Ah ok I see your point now.:) Well I dont know if the alaninate salt formation its occuring BUT if it is occuring people previously were tossing it out as garbage! My work-up does not discriminates on this, if its only alanine it goes in aqueous extracts and stays there. If there is PPA*Alaninate, it goes as well in the aqueous extracts but the freebase is eventually liberated and isolated.

Quote: Originally posted by DDTea  

Now an interesting question is, "How soluble is PPA*Alaninate in benzaldehyde?"

Not a clue ! But being a strongly ionic specie, common sense would lead one to believe that benzaldehyde couldnt solvate it.

[Edited on 18-8-2010 by Quantum_Dom]


So, the burden of proof is still on you to show this information experimentally! :)

We need to see numbers and confirmation. Assumption isn't enough. Don't forget, that C=O bond in Benzaldehyde has a strong dipole moment, so common sense isn't enough.

Quantum_Dom - 18-8-2010 at 10:52

Quote: Originally posted by DDTea  


So, the burden of proof is still on you to show this information experimentally! :)

We need to see numbers and confirmation. Assumption isn't enough. Don't forget, that C=O bond in Benzaldehyde has a strong dipole moment, so common sense isn't enough.


Well I hardly see where you coming from with all this as I never actually stated that I proved the PPA*alaninate was actually forming. I think you misunderstood here. All Im saying is that if it is forming, Im taking the means to recover it thats all.

Making assumptions and hypothesis is part of the scientific method too you know. Also, Im affraid you cant atribute the solvent efficiency of a compound by simply looking at one of its functional group. The elementary rule "likes dissolve likes" might bee good for elementary college chemistry but its far from being an absolute.

[Edited on 18-8-2010 by Quantum_Dom]

DDTea - 18-8-2010 at 11:01

Quote: Originally posted by Quantum_Dom  
Quote: Originally posted by DDTea  


So, the burden of proof is still on you to show this information experimentally! :)

We need to see numbers and confirmation. Assumption isn't enough. Don't forget, that C=O bond in Benzaldehyde has a strong dipole moment, so common sense isn't enough.


Well I hardly see where you coming from with all this as I never actually stated that I proved the PPA*alaninate was actually forming. I think you misunderstood here. All Im saying is that if it is forming, Im taking the means to recover it thats all.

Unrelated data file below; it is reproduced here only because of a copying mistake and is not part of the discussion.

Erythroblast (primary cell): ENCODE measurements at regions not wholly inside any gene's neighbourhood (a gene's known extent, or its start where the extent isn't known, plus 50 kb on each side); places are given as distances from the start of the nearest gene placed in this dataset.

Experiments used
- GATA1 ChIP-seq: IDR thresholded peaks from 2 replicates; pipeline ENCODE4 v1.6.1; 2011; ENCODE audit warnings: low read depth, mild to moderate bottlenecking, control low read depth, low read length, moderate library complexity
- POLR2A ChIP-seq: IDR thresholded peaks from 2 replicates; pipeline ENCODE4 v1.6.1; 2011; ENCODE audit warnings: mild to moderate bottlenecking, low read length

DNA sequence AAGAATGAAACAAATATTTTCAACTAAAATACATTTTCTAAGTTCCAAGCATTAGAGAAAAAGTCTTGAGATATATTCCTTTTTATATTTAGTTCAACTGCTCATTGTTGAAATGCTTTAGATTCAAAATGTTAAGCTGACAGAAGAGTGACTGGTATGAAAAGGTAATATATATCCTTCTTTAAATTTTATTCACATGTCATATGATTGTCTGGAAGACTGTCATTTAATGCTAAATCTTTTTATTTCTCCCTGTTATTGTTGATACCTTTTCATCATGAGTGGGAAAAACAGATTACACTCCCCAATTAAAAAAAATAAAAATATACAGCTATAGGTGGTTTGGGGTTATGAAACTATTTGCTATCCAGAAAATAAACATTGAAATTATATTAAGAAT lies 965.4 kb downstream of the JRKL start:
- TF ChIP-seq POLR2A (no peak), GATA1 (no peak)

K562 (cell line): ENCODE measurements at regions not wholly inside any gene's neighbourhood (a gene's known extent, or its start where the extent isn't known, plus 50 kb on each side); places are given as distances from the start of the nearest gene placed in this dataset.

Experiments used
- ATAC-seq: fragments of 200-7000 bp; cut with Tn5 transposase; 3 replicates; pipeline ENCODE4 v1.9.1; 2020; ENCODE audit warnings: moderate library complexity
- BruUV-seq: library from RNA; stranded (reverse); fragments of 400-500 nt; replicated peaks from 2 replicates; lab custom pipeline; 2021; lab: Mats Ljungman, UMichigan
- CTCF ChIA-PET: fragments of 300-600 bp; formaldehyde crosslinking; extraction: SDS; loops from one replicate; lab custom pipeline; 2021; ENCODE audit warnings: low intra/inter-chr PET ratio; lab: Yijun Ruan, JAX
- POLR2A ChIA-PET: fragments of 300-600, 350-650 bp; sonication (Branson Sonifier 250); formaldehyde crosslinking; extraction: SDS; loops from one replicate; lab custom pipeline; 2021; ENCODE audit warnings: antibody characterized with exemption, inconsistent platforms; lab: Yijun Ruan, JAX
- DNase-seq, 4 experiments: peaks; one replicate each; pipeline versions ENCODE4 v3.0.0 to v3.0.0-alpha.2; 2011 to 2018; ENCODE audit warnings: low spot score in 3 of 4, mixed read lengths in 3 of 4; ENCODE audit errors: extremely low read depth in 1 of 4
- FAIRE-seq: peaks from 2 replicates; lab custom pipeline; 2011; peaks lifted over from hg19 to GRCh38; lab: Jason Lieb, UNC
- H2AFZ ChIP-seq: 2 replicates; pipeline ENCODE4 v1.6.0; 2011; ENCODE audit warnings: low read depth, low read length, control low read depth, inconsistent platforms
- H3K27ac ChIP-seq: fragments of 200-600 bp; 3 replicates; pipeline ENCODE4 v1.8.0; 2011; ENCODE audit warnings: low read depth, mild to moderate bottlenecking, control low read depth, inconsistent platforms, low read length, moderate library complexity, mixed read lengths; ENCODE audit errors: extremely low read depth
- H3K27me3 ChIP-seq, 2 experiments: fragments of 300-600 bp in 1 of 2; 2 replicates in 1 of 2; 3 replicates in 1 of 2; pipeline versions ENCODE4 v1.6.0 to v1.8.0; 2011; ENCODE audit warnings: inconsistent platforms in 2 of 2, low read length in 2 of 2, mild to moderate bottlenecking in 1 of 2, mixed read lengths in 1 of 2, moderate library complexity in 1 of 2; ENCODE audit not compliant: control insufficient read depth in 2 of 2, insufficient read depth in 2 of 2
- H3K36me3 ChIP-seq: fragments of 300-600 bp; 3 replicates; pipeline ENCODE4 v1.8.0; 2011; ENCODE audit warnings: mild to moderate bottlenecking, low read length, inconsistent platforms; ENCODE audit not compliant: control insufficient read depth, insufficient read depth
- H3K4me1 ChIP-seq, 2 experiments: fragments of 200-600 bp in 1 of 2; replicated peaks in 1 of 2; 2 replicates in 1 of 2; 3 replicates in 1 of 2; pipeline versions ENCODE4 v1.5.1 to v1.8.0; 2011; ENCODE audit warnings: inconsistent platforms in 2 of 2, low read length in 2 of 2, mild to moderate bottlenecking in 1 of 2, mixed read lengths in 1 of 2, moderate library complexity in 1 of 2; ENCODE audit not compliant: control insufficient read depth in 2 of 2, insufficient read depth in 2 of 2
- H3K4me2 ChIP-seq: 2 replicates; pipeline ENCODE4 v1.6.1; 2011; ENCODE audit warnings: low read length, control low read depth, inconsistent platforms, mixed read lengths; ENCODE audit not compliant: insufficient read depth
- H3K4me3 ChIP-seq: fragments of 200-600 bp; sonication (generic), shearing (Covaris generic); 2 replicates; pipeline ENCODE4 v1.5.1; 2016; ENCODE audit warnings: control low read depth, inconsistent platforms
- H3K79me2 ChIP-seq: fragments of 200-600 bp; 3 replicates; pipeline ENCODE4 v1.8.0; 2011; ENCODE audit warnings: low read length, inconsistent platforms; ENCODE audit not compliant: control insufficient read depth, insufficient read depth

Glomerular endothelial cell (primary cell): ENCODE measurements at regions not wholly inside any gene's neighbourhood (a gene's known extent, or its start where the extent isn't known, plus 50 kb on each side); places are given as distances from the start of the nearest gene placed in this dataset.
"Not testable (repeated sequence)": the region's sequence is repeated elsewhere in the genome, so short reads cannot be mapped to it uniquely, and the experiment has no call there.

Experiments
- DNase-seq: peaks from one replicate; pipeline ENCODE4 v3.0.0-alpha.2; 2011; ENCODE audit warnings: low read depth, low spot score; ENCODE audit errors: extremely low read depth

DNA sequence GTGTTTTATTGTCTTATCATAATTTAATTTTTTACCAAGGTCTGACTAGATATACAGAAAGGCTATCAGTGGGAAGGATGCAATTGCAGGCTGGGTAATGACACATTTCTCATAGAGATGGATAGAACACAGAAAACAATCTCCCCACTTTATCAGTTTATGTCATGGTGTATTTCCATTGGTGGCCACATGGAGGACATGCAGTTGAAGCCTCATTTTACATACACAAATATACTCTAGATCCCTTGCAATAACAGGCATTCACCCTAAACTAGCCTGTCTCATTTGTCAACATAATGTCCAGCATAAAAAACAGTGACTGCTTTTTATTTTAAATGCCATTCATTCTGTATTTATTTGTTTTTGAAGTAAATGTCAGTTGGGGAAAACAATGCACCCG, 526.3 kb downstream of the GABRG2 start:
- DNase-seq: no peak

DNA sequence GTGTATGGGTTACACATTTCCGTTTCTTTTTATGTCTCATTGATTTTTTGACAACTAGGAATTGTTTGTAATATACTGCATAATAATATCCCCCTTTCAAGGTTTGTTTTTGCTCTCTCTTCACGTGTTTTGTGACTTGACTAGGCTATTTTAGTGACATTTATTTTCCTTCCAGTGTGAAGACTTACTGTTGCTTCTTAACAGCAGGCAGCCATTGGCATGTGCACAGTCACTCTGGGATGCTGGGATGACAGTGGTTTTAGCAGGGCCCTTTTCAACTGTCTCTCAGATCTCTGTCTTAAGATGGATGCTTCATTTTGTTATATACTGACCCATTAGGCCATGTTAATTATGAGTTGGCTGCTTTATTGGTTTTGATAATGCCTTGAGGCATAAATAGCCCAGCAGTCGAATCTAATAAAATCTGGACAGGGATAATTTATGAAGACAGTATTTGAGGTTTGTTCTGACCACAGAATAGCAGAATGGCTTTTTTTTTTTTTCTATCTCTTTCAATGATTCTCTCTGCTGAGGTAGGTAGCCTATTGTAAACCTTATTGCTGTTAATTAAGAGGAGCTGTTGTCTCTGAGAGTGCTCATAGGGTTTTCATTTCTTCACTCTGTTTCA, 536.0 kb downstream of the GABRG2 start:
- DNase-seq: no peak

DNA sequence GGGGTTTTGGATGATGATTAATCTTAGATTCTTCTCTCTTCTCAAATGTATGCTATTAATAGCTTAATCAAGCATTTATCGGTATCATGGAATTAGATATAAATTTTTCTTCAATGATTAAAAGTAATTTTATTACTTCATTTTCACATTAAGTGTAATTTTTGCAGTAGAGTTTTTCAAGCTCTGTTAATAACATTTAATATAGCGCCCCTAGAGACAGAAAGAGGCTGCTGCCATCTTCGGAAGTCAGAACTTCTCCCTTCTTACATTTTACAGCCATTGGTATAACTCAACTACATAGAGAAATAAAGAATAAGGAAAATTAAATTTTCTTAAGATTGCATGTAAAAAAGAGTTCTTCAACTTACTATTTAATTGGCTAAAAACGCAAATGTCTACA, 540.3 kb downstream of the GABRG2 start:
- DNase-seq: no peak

Making assumptions and hypothesis is part of the scientific method too you know. Also, Im affraid you cant atribute the solvent efficiency of a compound by simply looking at one of its functional group. The elementary rule "likes dissolve likes" might bee good for elementary college chemistry but its far from being an absolute.

[Edited on 18-8-2010 by Quantum_Dom]


If you're not sure that PPA*alaninate is being formed, then how can you say that recovering the mystery precipitate is improving the yield and not just contaminating your product?

Yes, assumptions and hypothesis are part of the scientific method, but so is questioning results and eliminating sources of confoundment.

No, "like dissolves like" is not an absolute, which is why I'd like to see a measurement. If you can say, "Only a negligible amount of PPA*Alaninate dissolves in benzaldehyde at X *C (whatever the temperature of the benzaldehyde is in this reaction) (reference to data showing solubility)," then that carries more weight than simply saying, "[it] will surely precipitate in benzaldehyde."

Your work is good and interesting, but I still see unanswered questions that need to be addressed.

Quantum_Dom - 18-8-2010 at 11:13

Quote: Originally posted by DDTea  

If you're not sure that PPA*alaninate is being formed, then how can you say that recovering the mystery precipitate is improving the yield and not just contaminating your product?

Did you actually read my post ? I suggest you restart again. Theyres other variables that I have changed from the original write-up. You wont find a single sentence where Im affirming that better yields are obtained because of the extraction of a POSSIBLE PPA*Alaninate. None.

My product was carachterized to a certain extent with physical properties that agreed with the litterature. No I do not have access to NMR or GC/MS.

I dont mind defending my work to youre criticism but as a form of respect you should at least read the post entirely. You admited not so long ago that you didnt even do that. Not very rational. Seems to me that even If I would break down the process quantum mechanically you would still argue. So I guess youll have to take what I give you or otherwise refute my work if you are such an authority.:)


DDTea - 18-8-2010 at 12:07